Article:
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Please check out this week’s cover story in BusinessWeek and let me know whether you agree or disagree with it.
I just finished it yesterday, but there are already a few thoughts I would like to add. They should give some comfort to the real estate agents and home sellers who will undoubtedly hate this story.
1. Houses offer a dividend that no stock will ever have: a roof over your head. So if you’re comparing the investment returns of stocks and housing, you can’t just look at price appreciation. You have to add the dividend, which is big for houses (the roof) and smallish for most stocks.
2. If house prices regress to the long-term inflation-adjusted trend line very rapidly, they might need to fall 25%, as the story says. But it’s also possible that they could drift horizontally for a decade. In that case, they would be invisibly losing value because of the ravages of inflation, but it might not seem as painful to homeowners.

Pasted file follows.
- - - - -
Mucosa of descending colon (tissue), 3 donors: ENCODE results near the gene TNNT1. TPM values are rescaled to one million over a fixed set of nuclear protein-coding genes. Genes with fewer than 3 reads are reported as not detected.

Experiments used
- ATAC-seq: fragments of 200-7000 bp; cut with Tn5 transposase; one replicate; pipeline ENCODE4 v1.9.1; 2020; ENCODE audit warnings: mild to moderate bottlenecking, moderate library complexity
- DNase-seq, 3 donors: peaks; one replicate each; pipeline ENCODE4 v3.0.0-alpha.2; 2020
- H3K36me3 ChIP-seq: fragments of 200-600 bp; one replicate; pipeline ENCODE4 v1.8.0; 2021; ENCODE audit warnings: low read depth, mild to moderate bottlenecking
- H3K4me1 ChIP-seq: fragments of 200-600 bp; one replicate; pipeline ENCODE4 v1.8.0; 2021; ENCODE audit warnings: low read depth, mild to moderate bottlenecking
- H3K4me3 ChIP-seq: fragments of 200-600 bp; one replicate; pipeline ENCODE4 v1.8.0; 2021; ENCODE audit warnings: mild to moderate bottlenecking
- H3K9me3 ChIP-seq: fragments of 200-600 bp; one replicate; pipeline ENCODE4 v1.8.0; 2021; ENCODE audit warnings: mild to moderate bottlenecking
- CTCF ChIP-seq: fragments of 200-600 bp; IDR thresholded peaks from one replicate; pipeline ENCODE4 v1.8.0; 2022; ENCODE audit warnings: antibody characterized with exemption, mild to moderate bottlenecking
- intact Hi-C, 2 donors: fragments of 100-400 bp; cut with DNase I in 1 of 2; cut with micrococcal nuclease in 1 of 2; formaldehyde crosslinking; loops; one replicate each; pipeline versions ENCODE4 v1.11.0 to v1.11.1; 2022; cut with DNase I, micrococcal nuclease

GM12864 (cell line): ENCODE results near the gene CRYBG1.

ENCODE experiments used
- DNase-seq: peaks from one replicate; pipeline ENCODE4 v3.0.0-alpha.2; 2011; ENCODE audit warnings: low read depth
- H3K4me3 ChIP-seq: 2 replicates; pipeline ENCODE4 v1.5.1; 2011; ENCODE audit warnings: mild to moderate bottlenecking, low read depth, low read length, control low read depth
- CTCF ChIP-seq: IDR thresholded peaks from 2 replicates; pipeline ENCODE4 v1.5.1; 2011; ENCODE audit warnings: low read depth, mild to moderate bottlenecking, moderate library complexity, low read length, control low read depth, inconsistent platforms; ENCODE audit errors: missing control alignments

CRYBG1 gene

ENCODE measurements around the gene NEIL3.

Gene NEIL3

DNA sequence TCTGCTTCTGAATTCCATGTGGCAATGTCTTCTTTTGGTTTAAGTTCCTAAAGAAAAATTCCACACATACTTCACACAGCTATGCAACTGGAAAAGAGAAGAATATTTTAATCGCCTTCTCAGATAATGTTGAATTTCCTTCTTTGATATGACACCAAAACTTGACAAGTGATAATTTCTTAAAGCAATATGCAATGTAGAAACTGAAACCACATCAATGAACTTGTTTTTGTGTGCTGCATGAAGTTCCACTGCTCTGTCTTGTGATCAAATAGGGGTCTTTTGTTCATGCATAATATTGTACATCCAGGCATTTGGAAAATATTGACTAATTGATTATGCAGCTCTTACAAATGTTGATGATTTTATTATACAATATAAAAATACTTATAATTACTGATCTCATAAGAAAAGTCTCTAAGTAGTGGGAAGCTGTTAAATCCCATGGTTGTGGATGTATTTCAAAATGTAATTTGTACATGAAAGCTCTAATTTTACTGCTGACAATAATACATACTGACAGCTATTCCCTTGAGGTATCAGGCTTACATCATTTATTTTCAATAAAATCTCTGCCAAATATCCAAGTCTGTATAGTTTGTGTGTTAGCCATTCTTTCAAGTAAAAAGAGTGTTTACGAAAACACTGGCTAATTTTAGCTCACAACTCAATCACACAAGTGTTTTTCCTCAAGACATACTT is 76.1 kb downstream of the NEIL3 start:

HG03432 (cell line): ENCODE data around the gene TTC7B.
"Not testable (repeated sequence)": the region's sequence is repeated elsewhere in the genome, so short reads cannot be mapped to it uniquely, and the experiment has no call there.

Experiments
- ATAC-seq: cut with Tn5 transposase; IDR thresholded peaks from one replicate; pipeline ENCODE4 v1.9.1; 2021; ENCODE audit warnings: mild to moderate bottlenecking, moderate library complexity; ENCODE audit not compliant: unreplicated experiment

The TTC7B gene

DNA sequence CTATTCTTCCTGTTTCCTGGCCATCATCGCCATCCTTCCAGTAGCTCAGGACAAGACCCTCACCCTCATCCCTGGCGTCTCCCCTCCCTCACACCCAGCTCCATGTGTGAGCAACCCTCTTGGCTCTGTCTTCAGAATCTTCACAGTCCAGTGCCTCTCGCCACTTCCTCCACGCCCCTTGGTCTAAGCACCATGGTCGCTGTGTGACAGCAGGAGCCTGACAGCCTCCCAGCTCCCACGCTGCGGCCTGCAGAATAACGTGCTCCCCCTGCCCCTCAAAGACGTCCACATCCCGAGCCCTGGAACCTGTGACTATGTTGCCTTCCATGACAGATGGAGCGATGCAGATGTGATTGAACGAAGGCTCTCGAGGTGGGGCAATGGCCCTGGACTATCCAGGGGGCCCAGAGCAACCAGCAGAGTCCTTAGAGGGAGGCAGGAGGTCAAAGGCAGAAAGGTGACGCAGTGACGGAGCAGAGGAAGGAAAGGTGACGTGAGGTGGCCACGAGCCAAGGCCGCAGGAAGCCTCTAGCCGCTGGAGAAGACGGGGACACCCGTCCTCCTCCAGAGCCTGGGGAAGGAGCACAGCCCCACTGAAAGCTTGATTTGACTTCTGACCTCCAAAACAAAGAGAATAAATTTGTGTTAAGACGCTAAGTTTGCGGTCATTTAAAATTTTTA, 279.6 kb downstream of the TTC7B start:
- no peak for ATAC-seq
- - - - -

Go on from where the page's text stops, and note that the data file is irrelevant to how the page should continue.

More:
3. As I said in the cover story podcast, I’m not advising buyers to stop shopping. If you see a place you really like, you think the price is fair and affordable, and you aren’t planning to move again anytime soon, you should seriously consider buying it. Sure, the price might go down more, but market-timing is tricky and in the very long run a 10% or even 20% difference in the price might not look that significant.
BusinessWeek editors Chris Palmeri, Prashant Gopal and Peter Coy chronicle the highs and lows of the housing and mortgage markets on their Hot Property blog. In print and online, the Hot Property team first wrote about the potential downside of lenders pushing riskier, "option ARM" mortgages and the rise in mortgage fraud back in 2005—well ahead of many other media outlets. In 2008, Hot Property bloggers finished #1 in a ranking of the world's top 100 "most powerful property people" by the British real estate website Global edge. Hot Property was named among the 25 most influential real estate blogs of 2007 by Inman News.